(Back to politics soon, though not entirely, since I will also have some suggestions for Christmas books in the next few days.)
- 9:40 AM, 19 December 2004   [link]

So Far I'm Pleased:  With the new camera, which arrived yesterday, that is.  The Olympus C-765 is about what I expected.  The picture quality is quite good, especially for the price, and the camera has all sorts of manual controls and modes for me to play with.  There's one mode I expect to use often, black and white.  I have done a little photography with black and white film, but never took the time to learn much about it.

Here's a sample picture I took in downtown Kirkland this noon.  To save those who have dial-up connections, like me, I have cropped and compressed the picture from about 900 kilobytes to about 15 kilobytes, but I think it will give you a hint about what the camera can do.

It is a bit hazy today, if you are wondering.
- 2:58 PM, 18 December 2004   [link]

All You Need Is The Punch Line:  Yesterday, suspecting that the re-recount in King County had become a universal joke, I tried out just the punch line at a local Safeway and a local McDonald's.  In each case, I just said, with no set up line, that I hoped they had looked for any stray ballots; in each case I got a chuckle.

And that was before this revelation, that King County may have "misplaced" 162 absentee ballots, in addition to all the others they have misplaced.

King County election officials will enter a locked "cage" in a warehouse this morning to look for a plastic mail tray they believe contains up to 162 misplaced absentee ballots.

Elections Director Dean Logan said the ballots, like 573 other ballots that were improperly rejected, were set aside because workers couldn't find voter signatures that corresponded to them.

But unlike the other ballots, these apparently were left behind and forgotten.

Could we forget to pay the person who did this — until they quit?

It's drastic, but I can see the sense in Ralph Munro's proposal that we do the election over.

Cross posted at Sound Politics.

(Feel free to try my experiment with the punch line.  I'd be interested to know whether most ordinary citizens get the joke, especially in Seattle.  The Safeway and the McDonald's are right on the boundary between areas that voted for Gregoire and areas that voted for Rossi, for what it's worth.

And here's a suggestion for an enterprising journalist:  The elected official most responsible for this fiasco is King County Executive Ron Sims.  Why not ask him if he is still defending his elections office?  He was just a few days ago.)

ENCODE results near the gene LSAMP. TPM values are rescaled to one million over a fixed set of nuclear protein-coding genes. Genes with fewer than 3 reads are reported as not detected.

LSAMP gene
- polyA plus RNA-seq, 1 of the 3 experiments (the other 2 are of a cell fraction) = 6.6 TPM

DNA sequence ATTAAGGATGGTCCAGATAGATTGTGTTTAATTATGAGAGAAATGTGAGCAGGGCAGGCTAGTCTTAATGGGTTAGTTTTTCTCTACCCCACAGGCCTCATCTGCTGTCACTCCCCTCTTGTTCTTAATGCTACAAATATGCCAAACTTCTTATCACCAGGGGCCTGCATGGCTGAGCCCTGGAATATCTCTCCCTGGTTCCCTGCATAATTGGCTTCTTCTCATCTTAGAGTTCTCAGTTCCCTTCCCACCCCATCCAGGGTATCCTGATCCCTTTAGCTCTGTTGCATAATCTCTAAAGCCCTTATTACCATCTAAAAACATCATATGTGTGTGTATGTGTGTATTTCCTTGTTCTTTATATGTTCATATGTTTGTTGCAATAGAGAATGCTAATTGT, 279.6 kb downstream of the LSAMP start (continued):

- 6:48 AM, 17 December 2004   [link]

Relax About Christmas:  That's the sensible advice given by this Canadian atheist.
The goal [being inclusive] is noble, if not the methods. The idea that there is something exclusive about saying "Merry Christmas," is, of course, nonsense.  I am an atheist, and it doesn't make me feel excluded.  It would be exclusive to say "Merry Christmas, unless you're not a Christian, in which case you're going to suffer for eternity."  I would definitely feel excluded — and scared — if people said that.

The reason we have a Dec. 25 holiday is because of Christmas.  It is not because of Hanukkah or Kwanzaa or Eid (when the latter falls close to Christmas).

My Jewish sister-in-law finds it amusing that Hanukkah, a relatively small Jewish holiday, is better known to Christians than the more significant Passover and Yom Kippur, largely due to our quest for inclusivity.  (My sister-in-law, by the way, loves Christmas carols, and being from Quebec, the traditional Reveillon*, or Christmas Eve, celebrations).
If you want to celebrate Christmas for religious reasons, go ahead.  If you want to celebrate it for other reasons, as the most of the Japanese do, go ahead.
In Japan, where I taught business English to auto-industry executives, Christmas is a surprisingly big deal.  Dec. 25 is not a holiday in Japan — though Dec. 23, the emperor's birthday, is, which qualifies it to fall under the umbrella of "Season's Greetings."

Only 2 percent of the Japanese population is Christian, but a number of my students invited me to special Christmas dinners where whole turkeys were delivered — stuffed and cooked — right to their doors.

Many Japanese serve a "Christmas cake," made of spongecake, whipped cream, and strawberries.   Japanese stores, streets, and frequently homes, are decorated.  Santa and Christmas lights are ubiquitous. Where I live, it is now dark before 5 p.m.  It is cold and getting colder.  I love Christmas.  I love the lights, the sentiment, and the debauched excess of our appetite for food and gifts.
Like Ms. Adamson, I generally wish people a "Merry Christmas" at this time of year, unless I know they are not Christians.  If they are store clerks, I insulate it with a preface and say something like: "If it won't get you in trouble with the management, I'd like to wish you a Merry Christmas."  Almost always I get a smile in return, usually a relieved smile, it seems to me.

For me, Christmas is mostly a family celebration, if you are wondering.

(*Reveillon?  It's a family feast held after midnight church services.  Here's a description from New Orleans.
In the 18th century, there was no Santa Claus, no Christmas tree, and no shopping extravaganza.   But gatherings of families and friends to feast and drink following the midnight services were common.  This was the beginning of the reveillon tradition, which lasted for more than two hundred years in Creole homes.

The word "reveillon" is French--it means a Christmas or New Year's Eve supper--and is derived from the verb meaning 'to wake up.'  So the event was actually more a breakfast than a supper.   Beginning in the wee hours of the night, it often lasted nearly till dawn.  But since children were not up early to see Santa's gifts in those days, the late hour was not a problem for weary adults.
Sounds like fun, especially if you don't have to do the cooking.)
- 6:02 AM, 17 December 2004   [link]